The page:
This video is about the Hispaniolan Solenodon.
Sloth and Primate Fossils Found in Underwater Cave
By LiveScience Staff
posted: 18 August 2009 10:03 am ET
The animal bones were found alongside stone tools possibly crafted by humans. The researchers say the treasure trove holds clues to the Caribbean’s earliest inhabitants.
“I couldn’t believe my eyes as I viewed each of these astonishing discoveries underwater,” said lead researcher Charles Beeker, director of Academic Diving and Underwater Science Programs at Indiana University, Bloomington. “The virtually intact extinct faunal skeletons really amazed me, but what may prove to be a fire pit from the first human occupation of the island just seems too good to be true.”
The tools, made of basalt and limestone, were likely crafted some time between 6,500 and 4,000 years ago, while the animal bones range in age from 10,000 to 4,000 years old, according to the researchers.
The primate skull, which may have belonged to a howler monkey now extinct in the Caribbean, is notable for its small size. “Very few primate skulls have been found in the Caribbean,” said Jessica Keller of IU Bloomington. “The others, found in the late 1800s and early 1900s, are three times as large.”
The sloth bones included claws, jawbones and other skeletal remains, which the scientists say belonged to six or seven sloths, including one the size of a black bear and another dog-sized.
The researchers say sloths went extinct in the Caribbean soon after humans arrived.
“I know of no place that has sloths, primates and humanly made stone tools together in a nice, tight association around the same time,” said IU’s Geoffrey Conrad. “Right now it looks like a potential treasure trove of data to help us sort out the relationship in time between humans and extinct animals in the Greater Antilles.”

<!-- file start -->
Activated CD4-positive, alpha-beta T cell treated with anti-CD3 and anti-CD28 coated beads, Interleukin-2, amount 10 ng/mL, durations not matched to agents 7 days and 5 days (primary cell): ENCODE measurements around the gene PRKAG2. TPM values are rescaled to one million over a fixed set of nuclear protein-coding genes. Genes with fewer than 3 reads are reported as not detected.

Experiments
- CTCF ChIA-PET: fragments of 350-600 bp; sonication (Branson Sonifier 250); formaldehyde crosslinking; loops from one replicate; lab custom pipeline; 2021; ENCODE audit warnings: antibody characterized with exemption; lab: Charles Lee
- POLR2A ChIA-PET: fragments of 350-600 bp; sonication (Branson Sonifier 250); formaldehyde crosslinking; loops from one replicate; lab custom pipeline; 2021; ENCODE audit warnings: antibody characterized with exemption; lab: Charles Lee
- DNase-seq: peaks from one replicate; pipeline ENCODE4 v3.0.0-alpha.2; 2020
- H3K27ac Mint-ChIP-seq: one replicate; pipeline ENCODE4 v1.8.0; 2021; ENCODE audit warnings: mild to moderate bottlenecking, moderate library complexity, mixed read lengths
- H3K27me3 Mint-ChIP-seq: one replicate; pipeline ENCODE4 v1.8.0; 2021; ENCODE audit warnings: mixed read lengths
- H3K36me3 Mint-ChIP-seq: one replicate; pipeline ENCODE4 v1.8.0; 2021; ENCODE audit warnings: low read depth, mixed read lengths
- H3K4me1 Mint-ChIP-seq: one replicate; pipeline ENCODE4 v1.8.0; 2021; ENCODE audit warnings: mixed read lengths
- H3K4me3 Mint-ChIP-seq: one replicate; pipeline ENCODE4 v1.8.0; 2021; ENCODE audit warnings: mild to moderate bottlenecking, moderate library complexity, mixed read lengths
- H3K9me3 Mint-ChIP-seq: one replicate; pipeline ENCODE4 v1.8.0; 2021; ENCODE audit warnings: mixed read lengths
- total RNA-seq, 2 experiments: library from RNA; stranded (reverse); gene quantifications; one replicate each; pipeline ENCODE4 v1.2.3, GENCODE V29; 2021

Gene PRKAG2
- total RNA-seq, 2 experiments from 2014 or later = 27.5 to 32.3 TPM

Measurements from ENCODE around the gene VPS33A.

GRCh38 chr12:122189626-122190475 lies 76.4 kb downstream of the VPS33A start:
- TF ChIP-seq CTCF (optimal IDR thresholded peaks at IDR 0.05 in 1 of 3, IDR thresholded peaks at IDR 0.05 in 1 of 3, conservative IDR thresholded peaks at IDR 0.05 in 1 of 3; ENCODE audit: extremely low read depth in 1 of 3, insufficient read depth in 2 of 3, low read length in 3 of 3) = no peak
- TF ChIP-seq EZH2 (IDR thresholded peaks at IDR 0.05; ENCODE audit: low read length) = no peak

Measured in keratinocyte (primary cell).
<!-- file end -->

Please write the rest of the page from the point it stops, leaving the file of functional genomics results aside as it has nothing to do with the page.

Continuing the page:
See also here.
New refuge to protect migratory and resident birds in the Dominican Republic: here.
Emmanuel Santos looks at the rise of an important new environmental struggle in the Dominican Republic: here.
Cement mining puts Dominican Republic park at risk: here.
Scientists have examined fossilised remains of a tiny, extinct monkey that were retrieved from an underwater cave in the Dominican Republic: here.
Grupo Jaragua (BirdLife in Dominican Republic) has officially launched the country’s first Important Bird Area (IBA) directory, alongside collaborators the Ministry of Environment and Natural Resources (MIRENA) and the Technological Institute of Santo Domingo (INTEC). By launching this publication Dominican Republic has provided a safety net for its fragile and declining biodiversity. A net made up by the actions and efforts of multiple organisations, agencies, institutions, and individuals: here.
Last August, Grupo Jaragua (BirdLife in the Dominican Republic) held its 15th Jaragua Summer Camp and in turn, celebrated 15 years of continuous efforts towards a greater environmental awareness in local communitie: here.
- “All hell breaks loose” at Haiti-Dominican border as ban holds (dominicantoday.com)
- Dominican Republic mining halted (bbc.co.uk)